As your child gains experience around other children, she starts to get the hang of sharing and taking turns. She may not be generous all the time, but she can learn to let her playmates go before her on the slide, for example, or take the first cookie. But her attempts are still tentative, and she just as easily asserts her dominance the next minute.
At this age, your toddler also may start to single out one or two friends she cherishes. When you watch her with them she may not seem particularly fond of them – she may even spend much of her time howling – but she probably mentions these friends at home, says goodnight to them out loud, and recognizes them with glee when she sees photos of them. It's her way of letting you know that these are the children who have made an impact on her. They're her best buddies – at least as much as toddlers can be to each other.
While it may seem like a lost cause to try to teach a 2-year-old manners, your toddler is starting to learn the importance of social niceties. She may refuse to say "hello" to your neighbors when you introduce her, or forget to say "thank you" when her uncle gives her a toy for her birthday. But then again, she may run back a few minutes later and say "hi" or give her uncle a giant hug.
There's nothing wrong with her behavior – she'll pick up these rules of polite society gradually over the next couple of years. If you continue to treat her with respect, she'll learn how to treat others the same way.
31 to 36 months
Ever catch your little one deep in conversation with a pretend friend? Don't worry – imaginary friends are normal at this age and pave the way for making real friends. He's learning how to form deep attachments with someone besides you, something you'll want to encourage.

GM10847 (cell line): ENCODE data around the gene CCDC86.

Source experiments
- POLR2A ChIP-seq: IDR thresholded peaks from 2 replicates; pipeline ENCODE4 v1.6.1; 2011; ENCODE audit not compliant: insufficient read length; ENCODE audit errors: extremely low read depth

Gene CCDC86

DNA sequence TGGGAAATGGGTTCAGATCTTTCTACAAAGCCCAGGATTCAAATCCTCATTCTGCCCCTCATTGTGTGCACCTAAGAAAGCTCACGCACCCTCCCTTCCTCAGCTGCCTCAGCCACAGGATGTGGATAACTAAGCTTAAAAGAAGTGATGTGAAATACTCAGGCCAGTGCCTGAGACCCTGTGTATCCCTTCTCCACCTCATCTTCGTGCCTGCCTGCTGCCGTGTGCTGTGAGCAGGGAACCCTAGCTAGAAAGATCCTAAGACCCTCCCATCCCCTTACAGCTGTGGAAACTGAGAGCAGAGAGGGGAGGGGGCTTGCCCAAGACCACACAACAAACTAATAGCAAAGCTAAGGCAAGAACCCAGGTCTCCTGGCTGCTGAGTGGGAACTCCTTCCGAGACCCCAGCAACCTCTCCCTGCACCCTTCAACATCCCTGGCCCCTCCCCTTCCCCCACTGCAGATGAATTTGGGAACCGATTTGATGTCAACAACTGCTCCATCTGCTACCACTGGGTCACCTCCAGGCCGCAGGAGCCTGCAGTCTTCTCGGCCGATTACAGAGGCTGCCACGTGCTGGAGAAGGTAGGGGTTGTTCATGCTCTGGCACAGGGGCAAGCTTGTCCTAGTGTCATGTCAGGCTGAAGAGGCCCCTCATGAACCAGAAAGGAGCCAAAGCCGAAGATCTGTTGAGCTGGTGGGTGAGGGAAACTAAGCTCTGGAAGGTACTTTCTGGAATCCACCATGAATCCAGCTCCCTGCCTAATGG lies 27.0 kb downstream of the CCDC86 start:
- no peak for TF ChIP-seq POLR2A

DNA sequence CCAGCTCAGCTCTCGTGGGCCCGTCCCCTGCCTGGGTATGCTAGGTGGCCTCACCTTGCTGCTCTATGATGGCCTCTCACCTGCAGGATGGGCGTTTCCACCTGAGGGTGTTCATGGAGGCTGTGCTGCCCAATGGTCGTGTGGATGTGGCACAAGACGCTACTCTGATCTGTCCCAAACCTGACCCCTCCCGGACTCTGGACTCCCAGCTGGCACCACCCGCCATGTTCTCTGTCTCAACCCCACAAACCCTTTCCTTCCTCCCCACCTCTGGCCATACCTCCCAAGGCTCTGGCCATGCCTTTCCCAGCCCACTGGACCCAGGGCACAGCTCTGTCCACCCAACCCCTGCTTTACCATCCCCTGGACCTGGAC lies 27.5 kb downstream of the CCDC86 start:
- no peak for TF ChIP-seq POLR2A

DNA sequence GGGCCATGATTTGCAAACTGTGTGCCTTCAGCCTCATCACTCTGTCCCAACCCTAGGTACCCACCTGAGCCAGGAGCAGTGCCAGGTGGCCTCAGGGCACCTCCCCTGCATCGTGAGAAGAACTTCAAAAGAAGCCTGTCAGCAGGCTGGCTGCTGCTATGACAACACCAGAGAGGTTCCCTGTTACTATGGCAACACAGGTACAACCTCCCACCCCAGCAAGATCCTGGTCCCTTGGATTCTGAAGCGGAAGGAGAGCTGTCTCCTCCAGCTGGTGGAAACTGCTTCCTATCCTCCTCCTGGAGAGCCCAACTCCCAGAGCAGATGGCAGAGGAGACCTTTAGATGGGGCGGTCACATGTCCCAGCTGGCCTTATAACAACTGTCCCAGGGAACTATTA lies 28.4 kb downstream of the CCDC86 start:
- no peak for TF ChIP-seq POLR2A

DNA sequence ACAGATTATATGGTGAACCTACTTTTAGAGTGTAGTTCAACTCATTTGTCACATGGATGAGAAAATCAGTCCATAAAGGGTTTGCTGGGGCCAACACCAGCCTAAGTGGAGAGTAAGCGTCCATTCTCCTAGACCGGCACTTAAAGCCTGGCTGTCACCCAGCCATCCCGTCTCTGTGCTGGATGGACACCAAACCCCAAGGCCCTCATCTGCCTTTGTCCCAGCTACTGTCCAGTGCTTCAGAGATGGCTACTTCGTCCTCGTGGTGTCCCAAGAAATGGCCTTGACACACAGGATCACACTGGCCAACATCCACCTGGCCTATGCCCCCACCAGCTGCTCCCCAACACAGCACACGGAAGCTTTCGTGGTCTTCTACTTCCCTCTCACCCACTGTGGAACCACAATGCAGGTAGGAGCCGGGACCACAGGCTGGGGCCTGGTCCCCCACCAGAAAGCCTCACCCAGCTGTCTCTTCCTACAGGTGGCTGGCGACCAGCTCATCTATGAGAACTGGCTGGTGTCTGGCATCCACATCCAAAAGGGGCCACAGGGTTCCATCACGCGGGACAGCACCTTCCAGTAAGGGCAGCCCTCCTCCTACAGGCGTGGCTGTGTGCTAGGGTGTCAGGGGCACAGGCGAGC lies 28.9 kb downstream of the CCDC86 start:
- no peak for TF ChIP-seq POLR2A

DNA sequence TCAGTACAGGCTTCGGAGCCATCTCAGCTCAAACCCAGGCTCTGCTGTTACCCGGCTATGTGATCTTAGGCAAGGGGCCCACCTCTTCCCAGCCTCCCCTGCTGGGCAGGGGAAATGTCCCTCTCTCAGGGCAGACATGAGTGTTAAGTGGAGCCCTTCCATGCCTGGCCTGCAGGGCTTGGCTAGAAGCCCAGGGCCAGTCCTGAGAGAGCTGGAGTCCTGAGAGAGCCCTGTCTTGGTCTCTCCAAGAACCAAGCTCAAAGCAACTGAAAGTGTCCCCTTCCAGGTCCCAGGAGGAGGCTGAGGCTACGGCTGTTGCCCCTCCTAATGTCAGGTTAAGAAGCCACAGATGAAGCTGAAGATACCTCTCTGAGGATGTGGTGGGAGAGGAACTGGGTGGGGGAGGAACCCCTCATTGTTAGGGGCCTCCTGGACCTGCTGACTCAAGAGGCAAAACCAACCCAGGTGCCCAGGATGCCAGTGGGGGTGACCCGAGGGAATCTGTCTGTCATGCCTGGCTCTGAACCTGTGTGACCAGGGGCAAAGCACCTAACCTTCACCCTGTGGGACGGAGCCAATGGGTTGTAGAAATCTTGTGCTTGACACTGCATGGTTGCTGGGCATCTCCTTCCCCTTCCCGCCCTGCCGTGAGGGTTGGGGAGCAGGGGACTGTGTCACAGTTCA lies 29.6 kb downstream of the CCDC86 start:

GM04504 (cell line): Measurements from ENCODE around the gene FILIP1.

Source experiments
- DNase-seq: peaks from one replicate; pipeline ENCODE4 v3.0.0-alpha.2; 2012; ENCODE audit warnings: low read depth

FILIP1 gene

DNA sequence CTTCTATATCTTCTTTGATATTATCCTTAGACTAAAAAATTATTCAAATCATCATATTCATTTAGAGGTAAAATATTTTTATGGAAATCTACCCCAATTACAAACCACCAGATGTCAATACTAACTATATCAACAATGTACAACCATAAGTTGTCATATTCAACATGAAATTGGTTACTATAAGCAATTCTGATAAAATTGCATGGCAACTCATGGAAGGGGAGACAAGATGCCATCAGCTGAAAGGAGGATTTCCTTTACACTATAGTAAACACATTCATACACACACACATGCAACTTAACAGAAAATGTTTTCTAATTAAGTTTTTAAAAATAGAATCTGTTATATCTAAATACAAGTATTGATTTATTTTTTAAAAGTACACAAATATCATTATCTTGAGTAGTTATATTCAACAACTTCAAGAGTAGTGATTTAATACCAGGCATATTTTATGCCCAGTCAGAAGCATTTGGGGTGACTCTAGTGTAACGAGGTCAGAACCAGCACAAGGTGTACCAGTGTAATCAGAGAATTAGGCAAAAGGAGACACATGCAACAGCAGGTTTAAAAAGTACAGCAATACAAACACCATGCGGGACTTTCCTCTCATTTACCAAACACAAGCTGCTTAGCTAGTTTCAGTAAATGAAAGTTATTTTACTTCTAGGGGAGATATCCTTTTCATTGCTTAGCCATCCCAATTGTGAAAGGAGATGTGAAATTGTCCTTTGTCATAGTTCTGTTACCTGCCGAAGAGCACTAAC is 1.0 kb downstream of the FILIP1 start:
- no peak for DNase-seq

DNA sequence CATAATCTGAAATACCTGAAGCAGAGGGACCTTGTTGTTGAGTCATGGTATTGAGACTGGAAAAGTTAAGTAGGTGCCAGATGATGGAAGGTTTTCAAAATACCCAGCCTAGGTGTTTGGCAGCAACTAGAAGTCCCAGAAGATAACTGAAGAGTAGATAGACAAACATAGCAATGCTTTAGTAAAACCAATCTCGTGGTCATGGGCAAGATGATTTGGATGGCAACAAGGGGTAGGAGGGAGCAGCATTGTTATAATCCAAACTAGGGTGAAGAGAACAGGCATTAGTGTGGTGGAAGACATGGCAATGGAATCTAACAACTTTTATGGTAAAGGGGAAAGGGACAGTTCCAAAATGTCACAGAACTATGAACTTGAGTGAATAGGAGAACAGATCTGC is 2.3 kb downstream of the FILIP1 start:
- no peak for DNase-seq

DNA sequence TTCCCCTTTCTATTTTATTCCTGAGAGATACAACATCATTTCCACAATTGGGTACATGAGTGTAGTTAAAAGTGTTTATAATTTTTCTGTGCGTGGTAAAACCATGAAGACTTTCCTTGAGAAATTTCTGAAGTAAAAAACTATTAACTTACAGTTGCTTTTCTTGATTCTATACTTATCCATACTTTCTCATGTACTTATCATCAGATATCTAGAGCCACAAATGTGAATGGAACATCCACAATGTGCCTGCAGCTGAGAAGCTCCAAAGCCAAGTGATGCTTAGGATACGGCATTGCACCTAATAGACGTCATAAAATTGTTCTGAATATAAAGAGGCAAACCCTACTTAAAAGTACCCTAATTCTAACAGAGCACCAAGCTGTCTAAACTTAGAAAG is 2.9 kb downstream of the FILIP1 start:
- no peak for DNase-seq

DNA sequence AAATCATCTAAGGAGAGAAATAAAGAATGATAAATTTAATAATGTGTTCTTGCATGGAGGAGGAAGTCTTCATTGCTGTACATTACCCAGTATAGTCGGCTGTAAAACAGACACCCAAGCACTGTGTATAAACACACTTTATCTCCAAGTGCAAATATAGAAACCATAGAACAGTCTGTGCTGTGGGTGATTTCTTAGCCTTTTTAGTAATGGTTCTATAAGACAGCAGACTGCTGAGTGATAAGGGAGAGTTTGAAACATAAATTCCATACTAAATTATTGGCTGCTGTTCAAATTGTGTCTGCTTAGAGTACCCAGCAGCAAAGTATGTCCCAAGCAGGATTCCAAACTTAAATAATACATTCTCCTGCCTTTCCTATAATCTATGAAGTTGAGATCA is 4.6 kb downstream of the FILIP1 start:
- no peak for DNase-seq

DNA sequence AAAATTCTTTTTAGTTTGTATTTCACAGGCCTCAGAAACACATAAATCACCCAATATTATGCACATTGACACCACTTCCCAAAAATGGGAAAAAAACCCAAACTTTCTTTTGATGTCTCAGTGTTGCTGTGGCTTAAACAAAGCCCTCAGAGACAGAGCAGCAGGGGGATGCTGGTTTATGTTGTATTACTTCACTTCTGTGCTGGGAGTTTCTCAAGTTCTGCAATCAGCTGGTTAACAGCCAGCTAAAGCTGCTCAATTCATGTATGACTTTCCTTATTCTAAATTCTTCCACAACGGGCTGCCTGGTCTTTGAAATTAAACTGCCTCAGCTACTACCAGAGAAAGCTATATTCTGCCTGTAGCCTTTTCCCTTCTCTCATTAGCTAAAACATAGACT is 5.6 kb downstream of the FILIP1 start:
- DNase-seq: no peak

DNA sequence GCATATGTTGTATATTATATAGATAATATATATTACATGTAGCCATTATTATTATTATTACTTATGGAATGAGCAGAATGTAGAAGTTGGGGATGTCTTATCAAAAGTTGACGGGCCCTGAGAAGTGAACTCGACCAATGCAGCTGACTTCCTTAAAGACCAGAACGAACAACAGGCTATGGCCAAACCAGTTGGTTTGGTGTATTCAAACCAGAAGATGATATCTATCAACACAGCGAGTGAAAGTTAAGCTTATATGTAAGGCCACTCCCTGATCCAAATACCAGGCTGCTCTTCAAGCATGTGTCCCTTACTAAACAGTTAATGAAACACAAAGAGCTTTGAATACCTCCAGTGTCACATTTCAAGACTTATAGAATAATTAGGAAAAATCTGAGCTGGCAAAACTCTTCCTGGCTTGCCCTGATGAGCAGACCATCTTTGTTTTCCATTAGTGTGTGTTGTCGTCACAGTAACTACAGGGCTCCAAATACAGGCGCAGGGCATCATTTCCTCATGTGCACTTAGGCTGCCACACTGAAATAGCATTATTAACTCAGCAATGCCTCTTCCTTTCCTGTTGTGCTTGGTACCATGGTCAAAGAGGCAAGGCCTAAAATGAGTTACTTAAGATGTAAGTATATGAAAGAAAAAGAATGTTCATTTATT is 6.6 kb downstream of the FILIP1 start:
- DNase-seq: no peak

At this age, your toddler is fine-tuning his relationships with real friends, as well as imaginary ones. He's becoming more in tune with others, especially you. He senses when you're feeling disappointed, for example, and will point out that "Mommy's sad."
But he's not very good at it yet. He may laugh when he sees his playmate trip on the sidewalk or won't want to console his brother when he cries. That's because he has yet to fully develop the cognitive skills necessary to be put himself in another person's shoes, the foundation of empathy. But that doesn't mean you can't model kind, empathetic behavior. You're his best teacher.
Some of your lessons in manners may sink in before his third birthday. If you've been modeling considerate behavior all along, he's likely to show glimmers of it now, when his mind has begun to grasp the importance of being kind to others. But it's still unpredictable, because he's still a changeable, evolving toddler.
What comes next
Around age 3, when your child moves from toddlerhood to the preschool years, she'll turn another corner, becoming more confident, independent, and reasonable (at least for the most part). Preschoolers, while still needing your guidance, love, and attention, are better able to communicate their needs and wants, reducing tantrums. Your child's curiosity will rev up too, as she tries to figure out how everything works – from the toaster to her pet rabbit.
Kids naturally love and gravitate toward other people, especially other children. As your child grows, she'll learn how to respond to others in social situations, and her enjoyment of their company will likely grow. Children this age learn a tremendous amount from watching and interacting with others. When your child understands how to empathize with other children and appreciates how much fun it is to have playmates, she'll develop truer, more lasting friendships.
When to be concerned
If your toddler (1 to 3 years old) seems overly aggressive and is incapable of spending time with other children without biting, hitting, or pushing them, you may want to discuss these behaviors with his pediatrician. These responses often arise out of fears or insecurities, such as when a parent is absent or a move is imminent. While all kids can become unfriendly to others, especially when they're fighting over toys or are overly tired, it's unusual for them to be aggressive all the time.